Cognitive Outlaws Analysis

906 Words 4 Pages
When people see kids as disabled or below the average child they are automatically labeled and put off to the side because they do not have the same abilities as everyone else. In her essay “Cognitive Outlaws”, Joann Ellison Rodgers claims that children with dyslexia or other learning disabilities are not handicap and that is not how they should be defined by their mental disability but by how they perform in the classroom. She claims that the brightest minds in the world have all had some sort of learning disability. Einstein and Edison failed basic schooling and were diagnosed with Dyscalculia. In the essay “Autism and Visual Thought” Temple Grandin writes of her experience with Autism and how she thinks in pictures and not words and had to …show more content…
They have the same abilities to prosper and achieve their goals that they have for themselves. He claims that people with dyslexia automatically have an unfortunate disadvantage in the classroom because of their disability.What they often lack in mixing up letters in the words they try to spell or say, they make up for in analytical thinking, reasoning, and creativity. Sally Shaywitz, a pediatric neurologist from Yale, asserts, “‘They learn to think outside the box. . . . because they never fit inside’” (302). Shaywitz is a cofounder of of Yale’s Center for Dyslexia and creativity and claims that people with learning disabilities are more of a gift to society than most people think. They look at things with new angles and with a different look on the world. What one person with no disorder looks at a problem and solves it one way would be the complete opposite way that a person with a learning disorder would look at or solve that same issue. In a world with so many one dimensional thinkers children and adults with dyslexia or any other learning disorder are a blessing in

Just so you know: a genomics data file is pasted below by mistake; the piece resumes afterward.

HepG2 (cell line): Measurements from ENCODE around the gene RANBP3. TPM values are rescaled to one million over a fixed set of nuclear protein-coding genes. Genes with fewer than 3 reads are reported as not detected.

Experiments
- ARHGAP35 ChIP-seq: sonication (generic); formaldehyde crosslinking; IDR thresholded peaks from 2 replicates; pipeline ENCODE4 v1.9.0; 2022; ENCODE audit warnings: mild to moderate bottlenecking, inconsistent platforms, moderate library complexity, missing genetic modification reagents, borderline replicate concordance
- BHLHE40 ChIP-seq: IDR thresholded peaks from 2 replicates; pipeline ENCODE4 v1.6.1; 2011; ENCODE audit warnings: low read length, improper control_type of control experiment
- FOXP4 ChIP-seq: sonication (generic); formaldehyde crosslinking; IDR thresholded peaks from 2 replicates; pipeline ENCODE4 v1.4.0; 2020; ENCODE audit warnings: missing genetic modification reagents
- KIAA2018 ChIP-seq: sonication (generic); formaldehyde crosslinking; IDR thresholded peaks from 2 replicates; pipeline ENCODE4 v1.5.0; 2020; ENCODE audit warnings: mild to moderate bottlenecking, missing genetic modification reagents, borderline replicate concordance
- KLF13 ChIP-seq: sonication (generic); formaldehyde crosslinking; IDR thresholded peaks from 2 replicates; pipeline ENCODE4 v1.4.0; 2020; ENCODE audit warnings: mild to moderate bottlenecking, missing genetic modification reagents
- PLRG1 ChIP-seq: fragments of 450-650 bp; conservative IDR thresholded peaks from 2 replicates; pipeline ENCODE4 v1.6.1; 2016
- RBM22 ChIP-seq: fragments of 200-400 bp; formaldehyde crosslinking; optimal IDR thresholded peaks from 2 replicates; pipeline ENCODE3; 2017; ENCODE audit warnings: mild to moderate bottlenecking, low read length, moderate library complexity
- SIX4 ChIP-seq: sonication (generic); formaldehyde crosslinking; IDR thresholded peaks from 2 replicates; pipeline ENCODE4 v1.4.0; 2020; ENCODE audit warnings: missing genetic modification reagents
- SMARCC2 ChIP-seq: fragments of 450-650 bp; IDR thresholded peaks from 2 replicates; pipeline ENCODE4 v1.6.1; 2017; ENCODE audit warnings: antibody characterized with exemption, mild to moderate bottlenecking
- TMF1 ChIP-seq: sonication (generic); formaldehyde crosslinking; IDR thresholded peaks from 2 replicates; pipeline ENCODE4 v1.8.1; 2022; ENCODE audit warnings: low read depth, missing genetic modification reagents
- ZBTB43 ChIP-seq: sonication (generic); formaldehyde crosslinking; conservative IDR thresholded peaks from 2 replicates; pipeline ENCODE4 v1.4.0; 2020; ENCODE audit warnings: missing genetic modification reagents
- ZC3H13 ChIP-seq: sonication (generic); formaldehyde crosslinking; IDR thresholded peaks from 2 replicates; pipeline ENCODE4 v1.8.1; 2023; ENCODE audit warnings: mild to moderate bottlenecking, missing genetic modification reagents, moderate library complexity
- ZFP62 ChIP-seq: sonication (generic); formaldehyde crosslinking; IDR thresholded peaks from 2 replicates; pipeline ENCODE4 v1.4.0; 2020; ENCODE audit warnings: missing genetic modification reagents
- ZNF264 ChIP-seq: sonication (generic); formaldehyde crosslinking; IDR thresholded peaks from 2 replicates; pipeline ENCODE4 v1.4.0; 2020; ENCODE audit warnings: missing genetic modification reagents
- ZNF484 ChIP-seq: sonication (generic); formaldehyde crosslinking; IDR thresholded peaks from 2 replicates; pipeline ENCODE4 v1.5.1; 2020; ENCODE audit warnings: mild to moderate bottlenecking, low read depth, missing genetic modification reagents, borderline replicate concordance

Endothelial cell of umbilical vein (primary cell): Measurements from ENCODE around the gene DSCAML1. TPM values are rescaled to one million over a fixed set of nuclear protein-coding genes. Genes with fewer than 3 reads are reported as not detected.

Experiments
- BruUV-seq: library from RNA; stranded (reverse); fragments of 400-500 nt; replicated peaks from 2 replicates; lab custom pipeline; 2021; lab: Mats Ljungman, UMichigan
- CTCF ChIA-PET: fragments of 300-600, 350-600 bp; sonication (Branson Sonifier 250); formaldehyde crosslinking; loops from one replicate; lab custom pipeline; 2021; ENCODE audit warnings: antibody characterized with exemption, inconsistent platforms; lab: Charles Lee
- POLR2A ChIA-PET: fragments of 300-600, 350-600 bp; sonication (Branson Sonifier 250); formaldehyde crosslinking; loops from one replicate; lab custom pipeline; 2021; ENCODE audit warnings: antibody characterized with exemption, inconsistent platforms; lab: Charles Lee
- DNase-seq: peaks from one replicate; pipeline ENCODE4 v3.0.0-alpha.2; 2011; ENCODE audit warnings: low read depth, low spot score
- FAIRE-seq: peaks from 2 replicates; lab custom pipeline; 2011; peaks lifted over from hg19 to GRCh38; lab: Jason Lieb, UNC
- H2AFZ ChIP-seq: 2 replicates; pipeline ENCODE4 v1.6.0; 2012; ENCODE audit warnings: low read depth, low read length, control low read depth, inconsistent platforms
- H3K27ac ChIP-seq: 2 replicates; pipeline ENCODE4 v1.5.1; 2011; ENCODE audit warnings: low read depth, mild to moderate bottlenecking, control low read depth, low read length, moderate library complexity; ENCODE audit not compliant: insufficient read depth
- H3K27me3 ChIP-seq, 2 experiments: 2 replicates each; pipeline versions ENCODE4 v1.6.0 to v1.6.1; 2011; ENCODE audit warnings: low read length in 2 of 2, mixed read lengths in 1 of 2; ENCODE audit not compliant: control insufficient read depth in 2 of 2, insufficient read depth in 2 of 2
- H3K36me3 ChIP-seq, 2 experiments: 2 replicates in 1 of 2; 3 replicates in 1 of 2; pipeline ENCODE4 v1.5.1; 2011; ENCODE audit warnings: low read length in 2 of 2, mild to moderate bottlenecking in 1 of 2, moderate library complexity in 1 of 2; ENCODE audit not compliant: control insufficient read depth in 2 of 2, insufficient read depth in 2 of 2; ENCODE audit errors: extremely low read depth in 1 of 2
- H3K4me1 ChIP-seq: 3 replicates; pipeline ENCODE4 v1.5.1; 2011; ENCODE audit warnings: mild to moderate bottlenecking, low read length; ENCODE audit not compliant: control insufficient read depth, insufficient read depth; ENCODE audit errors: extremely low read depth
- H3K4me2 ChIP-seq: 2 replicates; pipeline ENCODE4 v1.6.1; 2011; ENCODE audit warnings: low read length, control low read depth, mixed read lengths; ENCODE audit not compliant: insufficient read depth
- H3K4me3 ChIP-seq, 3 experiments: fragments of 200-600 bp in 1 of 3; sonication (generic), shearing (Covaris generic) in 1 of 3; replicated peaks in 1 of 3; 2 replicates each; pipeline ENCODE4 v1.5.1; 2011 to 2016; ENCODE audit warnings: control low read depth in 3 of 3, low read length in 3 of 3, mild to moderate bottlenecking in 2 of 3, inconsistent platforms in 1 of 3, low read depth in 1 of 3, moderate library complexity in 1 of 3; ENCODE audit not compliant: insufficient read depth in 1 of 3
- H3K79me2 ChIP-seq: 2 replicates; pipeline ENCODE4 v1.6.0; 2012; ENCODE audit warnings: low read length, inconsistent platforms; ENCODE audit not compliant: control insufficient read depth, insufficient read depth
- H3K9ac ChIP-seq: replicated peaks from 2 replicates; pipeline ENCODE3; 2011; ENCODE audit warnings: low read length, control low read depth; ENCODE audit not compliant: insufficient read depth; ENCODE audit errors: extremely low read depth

Related Documents